ELD rule aims to help prevent trucker fatigue

Most residents in Tennessee have likely heard, read or seen reports about serious accidents involving semi-trucks or other large commercial vehicles like the recent incident on Interstate 40 in Hickman County.

News Channel 5 Nashville indicates that a tractor-trailer drove onto the other side of the freeway and into two other vehicles, killing one person. The cause of the incident remains unknown, but the event once again raises concerns about safety.

Government rules target fatigued operation

The Federal Motor Carrier Safety Administration caps the number of hours a commercial trucker may work and drive each day. Per the Hours of Service rule, a trucker who hauls goods may drive up to 10 hours in a single day and work a total of 14 hours in that day. The rule also outlines a maximum number of working hours each week while providing parameters for when rest breaks must be taken.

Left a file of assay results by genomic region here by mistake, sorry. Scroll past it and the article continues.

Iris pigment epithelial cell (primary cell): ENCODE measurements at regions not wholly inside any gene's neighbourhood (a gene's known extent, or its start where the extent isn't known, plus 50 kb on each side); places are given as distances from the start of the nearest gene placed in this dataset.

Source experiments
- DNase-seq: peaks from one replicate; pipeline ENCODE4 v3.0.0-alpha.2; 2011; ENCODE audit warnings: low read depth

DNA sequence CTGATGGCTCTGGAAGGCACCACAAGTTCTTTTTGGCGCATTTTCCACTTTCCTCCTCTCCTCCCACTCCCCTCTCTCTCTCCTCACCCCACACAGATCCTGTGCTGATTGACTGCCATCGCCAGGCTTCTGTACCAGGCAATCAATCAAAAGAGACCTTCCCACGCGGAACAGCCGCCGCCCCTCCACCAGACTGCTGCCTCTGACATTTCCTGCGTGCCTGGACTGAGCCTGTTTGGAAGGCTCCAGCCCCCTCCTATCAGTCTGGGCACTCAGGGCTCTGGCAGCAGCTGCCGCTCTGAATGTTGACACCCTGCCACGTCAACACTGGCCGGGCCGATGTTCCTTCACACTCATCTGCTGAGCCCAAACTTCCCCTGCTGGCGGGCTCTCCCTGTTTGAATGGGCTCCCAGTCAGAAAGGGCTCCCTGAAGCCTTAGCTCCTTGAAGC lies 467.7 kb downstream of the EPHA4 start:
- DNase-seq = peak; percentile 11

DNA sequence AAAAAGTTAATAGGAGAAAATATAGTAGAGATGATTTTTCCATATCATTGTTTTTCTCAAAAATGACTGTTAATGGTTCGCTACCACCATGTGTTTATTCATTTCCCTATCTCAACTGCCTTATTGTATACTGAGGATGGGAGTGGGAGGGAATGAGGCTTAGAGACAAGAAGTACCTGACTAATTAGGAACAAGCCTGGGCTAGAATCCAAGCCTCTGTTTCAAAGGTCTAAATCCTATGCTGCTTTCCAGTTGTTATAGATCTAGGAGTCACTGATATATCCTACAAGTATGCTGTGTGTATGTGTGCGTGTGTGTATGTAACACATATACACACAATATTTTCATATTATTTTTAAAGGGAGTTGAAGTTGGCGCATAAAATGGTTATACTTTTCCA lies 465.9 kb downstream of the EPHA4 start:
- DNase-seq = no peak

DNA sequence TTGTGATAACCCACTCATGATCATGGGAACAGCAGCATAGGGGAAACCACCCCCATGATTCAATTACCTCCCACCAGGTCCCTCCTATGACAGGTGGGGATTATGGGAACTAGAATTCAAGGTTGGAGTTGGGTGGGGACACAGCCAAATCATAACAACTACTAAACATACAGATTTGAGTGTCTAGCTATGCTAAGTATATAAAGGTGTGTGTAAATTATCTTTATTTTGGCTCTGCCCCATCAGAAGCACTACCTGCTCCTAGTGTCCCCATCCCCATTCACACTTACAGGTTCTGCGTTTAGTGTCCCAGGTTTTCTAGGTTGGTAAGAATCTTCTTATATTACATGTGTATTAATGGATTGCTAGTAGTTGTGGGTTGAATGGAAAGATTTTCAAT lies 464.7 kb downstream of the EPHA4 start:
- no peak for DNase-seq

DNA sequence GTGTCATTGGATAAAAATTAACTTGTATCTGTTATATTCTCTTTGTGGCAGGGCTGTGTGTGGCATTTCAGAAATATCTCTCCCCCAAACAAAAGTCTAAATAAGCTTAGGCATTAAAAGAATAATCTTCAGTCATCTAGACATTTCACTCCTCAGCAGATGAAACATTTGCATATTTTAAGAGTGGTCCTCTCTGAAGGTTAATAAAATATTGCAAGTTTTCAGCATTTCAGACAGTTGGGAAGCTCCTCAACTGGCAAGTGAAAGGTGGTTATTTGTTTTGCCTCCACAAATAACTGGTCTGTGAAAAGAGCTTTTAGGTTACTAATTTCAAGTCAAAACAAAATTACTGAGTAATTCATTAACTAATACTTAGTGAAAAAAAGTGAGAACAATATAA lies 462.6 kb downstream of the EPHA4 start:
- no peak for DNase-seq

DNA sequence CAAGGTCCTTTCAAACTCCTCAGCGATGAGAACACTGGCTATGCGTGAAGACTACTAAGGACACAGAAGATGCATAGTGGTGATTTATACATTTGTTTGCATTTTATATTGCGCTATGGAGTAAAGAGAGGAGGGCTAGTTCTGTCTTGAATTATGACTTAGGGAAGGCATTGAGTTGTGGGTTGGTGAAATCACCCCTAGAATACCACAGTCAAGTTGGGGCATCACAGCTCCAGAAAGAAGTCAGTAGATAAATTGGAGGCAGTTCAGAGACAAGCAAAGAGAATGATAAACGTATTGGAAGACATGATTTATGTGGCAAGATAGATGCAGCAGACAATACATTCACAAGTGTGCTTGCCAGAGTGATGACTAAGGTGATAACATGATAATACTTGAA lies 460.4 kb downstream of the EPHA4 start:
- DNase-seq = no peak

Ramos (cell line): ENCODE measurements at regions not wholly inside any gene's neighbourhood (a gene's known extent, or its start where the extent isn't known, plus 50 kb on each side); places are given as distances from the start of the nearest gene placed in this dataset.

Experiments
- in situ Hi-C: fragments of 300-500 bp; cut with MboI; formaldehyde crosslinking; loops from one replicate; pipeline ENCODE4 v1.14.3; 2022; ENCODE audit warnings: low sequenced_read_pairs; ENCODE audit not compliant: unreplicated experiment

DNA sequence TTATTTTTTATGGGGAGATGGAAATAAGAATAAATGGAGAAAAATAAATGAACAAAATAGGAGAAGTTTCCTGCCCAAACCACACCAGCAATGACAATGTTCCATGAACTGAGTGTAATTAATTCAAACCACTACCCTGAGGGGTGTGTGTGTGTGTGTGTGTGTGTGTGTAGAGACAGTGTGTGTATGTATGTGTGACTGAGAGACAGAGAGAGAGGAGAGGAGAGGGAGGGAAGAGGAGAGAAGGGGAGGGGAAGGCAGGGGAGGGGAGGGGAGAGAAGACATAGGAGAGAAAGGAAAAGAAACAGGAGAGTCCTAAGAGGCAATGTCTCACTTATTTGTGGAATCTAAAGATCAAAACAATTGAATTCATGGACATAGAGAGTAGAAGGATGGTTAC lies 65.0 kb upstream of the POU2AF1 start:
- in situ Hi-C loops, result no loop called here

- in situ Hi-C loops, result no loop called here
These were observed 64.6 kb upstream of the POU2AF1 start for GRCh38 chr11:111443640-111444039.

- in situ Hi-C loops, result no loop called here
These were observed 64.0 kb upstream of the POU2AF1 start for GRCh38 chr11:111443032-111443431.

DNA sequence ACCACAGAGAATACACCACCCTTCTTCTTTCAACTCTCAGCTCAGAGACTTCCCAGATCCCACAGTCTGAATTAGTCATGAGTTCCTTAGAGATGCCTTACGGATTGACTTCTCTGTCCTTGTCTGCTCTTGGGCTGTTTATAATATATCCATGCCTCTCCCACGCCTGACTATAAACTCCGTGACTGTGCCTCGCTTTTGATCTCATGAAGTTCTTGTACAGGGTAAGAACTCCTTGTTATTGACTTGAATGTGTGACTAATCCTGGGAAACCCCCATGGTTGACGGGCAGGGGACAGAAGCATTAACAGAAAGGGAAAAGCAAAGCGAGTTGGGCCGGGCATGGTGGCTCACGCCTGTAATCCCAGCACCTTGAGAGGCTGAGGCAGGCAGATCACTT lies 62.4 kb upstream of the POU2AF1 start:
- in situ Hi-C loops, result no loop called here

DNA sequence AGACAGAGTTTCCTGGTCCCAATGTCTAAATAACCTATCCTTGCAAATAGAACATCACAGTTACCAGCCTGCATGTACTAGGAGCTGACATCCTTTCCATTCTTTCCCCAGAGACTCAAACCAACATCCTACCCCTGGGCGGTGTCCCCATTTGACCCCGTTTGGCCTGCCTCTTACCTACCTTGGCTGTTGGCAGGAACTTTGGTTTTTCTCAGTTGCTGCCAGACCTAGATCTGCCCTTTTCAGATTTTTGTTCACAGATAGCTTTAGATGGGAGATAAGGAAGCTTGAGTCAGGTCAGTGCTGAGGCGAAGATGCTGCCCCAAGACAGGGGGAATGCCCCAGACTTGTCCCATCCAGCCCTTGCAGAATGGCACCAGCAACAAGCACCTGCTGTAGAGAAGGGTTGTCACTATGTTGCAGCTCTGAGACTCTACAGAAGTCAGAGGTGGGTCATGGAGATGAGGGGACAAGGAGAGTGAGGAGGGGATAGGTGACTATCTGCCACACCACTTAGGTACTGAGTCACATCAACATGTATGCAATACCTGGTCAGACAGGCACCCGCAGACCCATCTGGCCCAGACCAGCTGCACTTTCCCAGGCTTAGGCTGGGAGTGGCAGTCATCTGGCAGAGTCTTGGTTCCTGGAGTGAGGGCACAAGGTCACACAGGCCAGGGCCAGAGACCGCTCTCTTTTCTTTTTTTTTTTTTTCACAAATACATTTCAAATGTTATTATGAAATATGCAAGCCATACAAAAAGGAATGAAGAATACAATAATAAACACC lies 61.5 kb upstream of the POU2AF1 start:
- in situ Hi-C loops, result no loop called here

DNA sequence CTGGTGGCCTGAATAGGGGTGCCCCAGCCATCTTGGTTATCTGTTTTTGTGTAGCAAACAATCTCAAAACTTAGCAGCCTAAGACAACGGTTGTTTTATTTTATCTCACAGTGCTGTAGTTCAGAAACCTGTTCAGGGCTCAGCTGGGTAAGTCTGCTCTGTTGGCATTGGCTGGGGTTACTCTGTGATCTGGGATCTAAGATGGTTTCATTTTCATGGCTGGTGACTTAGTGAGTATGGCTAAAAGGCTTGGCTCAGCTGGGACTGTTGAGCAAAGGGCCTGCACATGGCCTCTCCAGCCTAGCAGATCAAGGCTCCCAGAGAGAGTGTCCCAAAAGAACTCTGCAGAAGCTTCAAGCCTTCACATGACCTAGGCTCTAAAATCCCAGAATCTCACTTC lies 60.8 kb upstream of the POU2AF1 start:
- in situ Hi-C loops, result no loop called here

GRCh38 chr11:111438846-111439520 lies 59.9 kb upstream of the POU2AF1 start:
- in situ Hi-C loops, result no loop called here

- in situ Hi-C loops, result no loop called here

The FMCSA also requires semi-trucks on long-haul routes be equipped with special devices to monitor a trucker’s activities as one means of monitoring compliance with the HoS rule.

Electronic logging devices

The government’s required use of electronic logging devices actually began in late 2017. However, as Transport Topics explains, other devices called automatic onboard recording devices were allowed to remain in use for two years before all drivers must migrate to the newer versions.

The electronic logging devices, or ELDs as they are referred to, automatically collect and report data including a vehicle’s idle time and drive time. Any driver found out of compliance with the Electronic Logging Device rule may be subject to an out-of-service period.